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Toyota, JXTG, others to quadruple Japan's hydrogen stations

Automakers, energy companies look to turn around fuel cell cars' fortunes

JXTG operates hydrogen filling stations, like this one in Yokohama, under the Eneos brand.

TOKYO -- Toyota Motor, JXTG Holdings and other Japanese companies plan to build roughly 300 hydrogen filling stations for fuel cell cars over 10 years starting in 2018, aiming to encourage broader adoption while lowering costs.

A new company will be established for the project this year. Tokyo Gas, Idemitsu Kosan, industrial gas maker Iwatani and Honda Motor, among others, intend to invest in the venture alongside Toyota and JXTG, with the state-backed Development Bank of Japan considering a stake as well. Around 10 companies will sign a basic agreement soon regarding the new company, which will likely start with tens of billions of yen in capital.

Japan currently has about 90 hydrogen fueling stations nationwide, 40 of which are operated by JXTG and around 20 of which are run by Iwatani. With only 1,700 or so fuel cell cars on the road, stations remain unprofitable and costly to operate.

The expansion plan would more than quadruple the number of fueling stations to about 400. Filling equipment should become cheaper to mass-produce, bringing down construction costs per location that currently stand at 400 million yen to 600 million yen ($3.58 million to $5.37 million) -- at least double the cost of a gas station.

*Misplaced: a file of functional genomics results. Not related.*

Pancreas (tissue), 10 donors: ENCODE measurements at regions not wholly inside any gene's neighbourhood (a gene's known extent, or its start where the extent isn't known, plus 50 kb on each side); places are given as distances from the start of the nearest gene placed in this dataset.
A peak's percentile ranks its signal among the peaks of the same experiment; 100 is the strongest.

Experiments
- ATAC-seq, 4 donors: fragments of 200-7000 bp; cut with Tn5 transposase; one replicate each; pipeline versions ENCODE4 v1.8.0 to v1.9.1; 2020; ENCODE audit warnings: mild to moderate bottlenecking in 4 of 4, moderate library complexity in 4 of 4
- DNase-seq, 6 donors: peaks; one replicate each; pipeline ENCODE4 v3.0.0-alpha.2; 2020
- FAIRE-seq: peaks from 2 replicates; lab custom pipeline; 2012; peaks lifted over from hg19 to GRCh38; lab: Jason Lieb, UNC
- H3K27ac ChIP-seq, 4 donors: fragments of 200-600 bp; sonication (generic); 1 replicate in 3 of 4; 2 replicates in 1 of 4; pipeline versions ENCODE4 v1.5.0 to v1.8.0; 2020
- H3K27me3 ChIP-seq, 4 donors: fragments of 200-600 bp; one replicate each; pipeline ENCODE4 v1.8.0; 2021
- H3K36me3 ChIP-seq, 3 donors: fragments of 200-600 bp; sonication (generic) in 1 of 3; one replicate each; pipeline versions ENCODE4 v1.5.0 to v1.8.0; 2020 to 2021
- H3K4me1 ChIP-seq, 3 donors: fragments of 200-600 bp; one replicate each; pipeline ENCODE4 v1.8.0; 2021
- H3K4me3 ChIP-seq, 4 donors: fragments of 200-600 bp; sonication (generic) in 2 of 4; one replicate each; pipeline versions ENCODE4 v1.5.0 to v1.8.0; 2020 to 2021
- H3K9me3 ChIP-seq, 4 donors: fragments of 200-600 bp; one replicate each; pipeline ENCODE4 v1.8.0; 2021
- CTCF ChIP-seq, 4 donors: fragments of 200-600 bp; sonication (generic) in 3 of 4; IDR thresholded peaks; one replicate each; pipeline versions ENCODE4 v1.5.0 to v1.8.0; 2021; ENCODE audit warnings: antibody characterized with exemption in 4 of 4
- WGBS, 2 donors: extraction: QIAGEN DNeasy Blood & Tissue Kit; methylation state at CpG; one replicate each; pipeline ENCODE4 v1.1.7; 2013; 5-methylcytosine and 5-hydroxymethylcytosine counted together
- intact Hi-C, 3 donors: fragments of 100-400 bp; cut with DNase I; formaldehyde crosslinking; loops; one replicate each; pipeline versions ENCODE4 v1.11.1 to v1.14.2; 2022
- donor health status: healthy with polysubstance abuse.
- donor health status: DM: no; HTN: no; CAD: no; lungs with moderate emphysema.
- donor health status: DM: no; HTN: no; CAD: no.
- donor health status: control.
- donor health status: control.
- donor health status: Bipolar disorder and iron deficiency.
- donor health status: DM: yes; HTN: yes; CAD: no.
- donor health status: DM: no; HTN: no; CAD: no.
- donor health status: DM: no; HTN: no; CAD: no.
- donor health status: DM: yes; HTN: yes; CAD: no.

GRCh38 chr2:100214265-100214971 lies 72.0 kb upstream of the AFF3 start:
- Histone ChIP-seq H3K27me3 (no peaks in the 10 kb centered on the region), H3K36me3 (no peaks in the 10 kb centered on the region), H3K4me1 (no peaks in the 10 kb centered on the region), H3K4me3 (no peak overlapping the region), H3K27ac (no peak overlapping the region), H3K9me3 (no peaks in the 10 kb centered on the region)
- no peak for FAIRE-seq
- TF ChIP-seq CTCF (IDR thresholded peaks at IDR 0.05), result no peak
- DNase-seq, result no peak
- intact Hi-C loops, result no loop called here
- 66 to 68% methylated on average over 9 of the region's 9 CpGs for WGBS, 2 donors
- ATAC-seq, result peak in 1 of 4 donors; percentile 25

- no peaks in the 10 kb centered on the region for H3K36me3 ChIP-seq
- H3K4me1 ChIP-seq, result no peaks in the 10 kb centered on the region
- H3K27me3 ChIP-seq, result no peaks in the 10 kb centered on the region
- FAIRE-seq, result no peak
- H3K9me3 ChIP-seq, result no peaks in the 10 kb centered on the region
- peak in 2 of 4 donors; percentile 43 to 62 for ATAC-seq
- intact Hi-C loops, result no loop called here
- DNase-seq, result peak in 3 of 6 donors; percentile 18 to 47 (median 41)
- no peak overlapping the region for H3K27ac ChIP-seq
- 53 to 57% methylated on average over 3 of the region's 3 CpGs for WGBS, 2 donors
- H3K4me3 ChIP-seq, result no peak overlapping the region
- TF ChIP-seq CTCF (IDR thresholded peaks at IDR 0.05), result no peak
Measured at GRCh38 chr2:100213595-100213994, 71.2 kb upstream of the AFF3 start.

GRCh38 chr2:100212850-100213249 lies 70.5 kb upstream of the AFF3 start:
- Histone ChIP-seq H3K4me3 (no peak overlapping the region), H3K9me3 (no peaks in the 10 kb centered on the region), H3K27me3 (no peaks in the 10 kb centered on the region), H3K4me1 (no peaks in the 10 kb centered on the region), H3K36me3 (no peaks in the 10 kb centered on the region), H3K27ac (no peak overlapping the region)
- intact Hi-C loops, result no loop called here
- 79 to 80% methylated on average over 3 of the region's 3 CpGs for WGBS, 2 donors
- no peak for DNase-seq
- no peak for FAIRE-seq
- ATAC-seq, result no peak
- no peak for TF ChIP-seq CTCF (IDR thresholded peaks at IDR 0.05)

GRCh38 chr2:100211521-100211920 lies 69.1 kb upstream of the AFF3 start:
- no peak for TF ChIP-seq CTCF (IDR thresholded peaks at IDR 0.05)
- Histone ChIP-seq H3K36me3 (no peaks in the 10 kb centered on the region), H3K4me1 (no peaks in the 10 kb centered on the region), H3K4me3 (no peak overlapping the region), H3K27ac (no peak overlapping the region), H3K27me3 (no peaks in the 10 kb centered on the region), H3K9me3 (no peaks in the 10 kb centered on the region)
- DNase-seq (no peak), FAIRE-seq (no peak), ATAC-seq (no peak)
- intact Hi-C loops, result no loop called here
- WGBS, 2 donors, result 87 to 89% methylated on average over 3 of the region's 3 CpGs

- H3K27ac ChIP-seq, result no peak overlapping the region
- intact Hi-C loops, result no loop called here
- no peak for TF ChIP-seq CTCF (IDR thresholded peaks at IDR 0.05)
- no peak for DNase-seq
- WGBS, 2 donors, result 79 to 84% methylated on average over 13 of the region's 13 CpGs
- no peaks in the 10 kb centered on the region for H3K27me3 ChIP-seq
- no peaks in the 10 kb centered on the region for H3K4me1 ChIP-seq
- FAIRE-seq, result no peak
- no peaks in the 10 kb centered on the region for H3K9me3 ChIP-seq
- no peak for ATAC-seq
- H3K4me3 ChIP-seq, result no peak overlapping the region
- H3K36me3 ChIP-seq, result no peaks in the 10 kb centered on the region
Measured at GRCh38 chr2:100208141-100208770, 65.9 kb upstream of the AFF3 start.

JXTG and Iwatani are considering transferring their existing hydrogen filling stations to the new venture. Putting all of these operations under one roof would make operation and capital spending more efficient.

Toyota and Honda are participating in a bid to boost sales of their fuel cell vehicles. They see broader adoption making the cars more affordable. The Development Bank of Japan hopes the effort will help revitalize regional economies.

The government targets 900 hydrogen fueling stations and 800,000 fuel cell cars in the country by 2030. To this end, it subsidizes about half the cost of building and operating filling stations, and it plans to support the new hydrogen-station venture to further expand the market.

Electric cars in front

Electric vehicles are orders of magnitude ahead of fuel cell cars. Around 100,000 electric vehicles reportedly were sold in Japan through the end of fiscal 2016, and adding plug-in hybrids boosts the total to nearly 200,000. Fast-charging technology is entering broader use, with around 7,100 systems in operation as of February, according to an organization that promotes electric vehicles. Technology that can slash charging times by two-thirds, expected to debut this year, looks likely to spark even faster market growth.

As for fuel cell cars, the only available models are Toyota's Mirai and Honda's Clarity Fuel Cell, which are pricier than similar electric vehicles. Though they take just three minutes or so to fill up and can travel farther than their electric counterparts, they remain relatively obscure.

A senior JXTG official noted a chicken-and-egg problem: fuel cell cars are useless without filling stations, but the stations cannot make money without cars to fuel. Though closing the massive gap with electric vehicles will be no easy task, automakers and infrastructure builders are finally working in sync to grow the market.


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